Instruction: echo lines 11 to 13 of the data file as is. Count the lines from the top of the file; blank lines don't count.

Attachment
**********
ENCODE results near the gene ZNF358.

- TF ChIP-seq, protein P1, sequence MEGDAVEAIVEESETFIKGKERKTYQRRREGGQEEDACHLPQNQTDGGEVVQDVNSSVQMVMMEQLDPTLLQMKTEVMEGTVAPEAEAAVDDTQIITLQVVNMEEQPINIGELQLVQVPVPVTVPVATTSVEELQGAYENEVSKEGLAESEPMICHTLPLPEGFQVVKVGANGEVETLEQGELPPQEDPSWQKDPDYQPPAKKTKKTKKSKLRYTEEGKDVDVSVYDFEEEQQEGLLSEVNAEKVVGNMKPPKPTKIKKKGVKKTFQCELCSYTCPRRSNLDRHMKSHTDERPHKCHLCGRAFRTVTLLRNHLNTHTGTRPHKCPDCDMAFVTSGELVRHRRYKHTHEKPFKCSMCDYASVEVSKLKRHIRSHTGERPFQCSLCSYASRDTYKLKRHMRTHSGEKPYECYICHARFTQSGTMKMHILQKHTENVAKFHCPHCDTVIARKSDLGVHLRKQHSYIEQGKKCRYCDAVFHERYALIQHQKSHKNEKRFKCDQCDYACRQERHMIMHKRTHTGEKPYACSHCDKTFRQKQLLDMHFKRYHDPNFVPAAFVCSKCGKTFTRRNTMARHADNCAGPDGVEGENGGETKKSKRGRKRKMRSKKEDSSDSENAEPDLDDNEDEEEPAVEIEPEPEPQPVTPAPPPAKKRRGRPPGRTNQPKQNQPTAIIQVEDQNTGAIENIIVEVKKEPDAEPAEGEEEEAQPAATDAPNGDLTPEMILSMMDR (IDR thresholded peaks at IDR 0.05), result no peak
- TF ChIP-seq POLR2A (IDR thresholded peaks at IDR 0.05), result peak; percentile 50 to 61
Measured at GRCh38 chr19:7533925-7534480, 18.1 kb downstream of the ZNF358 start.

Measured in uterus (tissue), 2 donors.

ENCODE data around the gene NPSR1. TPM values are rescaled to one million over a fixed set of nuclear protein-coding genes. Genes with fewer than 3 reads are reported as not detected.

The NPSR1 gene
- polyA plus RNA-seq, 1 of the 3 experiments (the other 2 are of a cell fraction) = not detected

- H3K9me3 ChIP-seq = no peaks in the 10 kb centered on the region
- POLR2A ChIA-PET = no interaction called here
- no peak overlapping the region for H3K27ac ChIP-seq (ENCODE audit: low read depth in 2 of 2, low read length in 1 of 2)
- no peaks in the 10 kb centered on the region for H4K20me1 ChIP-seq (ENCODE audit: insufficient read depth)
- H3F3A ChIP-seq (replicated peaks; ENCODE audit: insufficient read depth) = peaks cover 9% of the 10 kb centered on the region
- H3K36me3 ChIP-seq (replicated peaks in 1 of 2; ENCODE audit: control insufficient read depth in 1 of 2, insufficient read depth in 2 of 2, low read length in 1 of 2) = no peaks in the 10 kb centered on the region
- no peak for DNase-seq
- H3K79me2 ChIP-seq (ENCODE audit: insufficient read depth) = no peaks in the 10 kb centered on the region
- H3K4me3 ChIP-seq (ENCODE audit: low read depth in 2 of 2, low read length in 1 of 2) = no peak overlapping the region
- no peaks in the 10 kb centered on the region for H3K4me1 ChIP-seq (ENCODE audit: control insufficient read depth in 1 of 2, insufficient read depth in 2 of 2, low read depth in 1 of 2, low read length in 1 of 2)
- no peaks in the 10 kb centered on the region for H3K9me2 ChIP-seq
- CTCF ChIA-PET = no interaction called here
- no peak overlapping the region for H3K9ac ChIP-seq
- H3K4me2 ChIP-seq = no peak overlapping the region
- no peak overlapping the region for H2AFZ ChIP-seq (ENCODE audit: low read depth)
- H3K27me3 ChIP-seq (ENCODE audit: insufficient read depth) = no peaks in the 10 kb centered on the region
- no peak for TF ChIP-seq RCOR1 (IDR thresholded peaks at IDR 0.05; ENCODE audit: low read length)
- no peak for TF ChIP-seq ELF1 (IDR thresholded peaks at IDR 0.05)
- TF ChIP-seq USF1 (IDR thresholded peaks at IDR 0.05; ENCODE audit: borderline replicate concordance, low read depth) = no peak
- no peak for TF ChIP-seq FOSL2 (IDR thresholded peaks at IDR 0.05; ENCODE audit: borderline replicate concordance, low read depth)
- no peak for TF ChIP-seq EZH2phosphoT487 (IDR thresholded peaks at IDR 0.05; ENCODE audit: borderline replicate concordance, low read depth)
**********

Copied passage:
- no peak overlapping the region for H3K27ac ChIP-seq (ENCODE audit: low read depth in 2 of 2, low read length in 1 of 2)
- no peaks in the 10 kb centered on the region for H4K20me1 ChIP-seq (ENCODE audit: insufficient read depth)
- H3F3A ChIP-seq (replicated peaks; ENCODE audit: insufficient read depth) = peaks cover 9% of the 10 kb centered on the region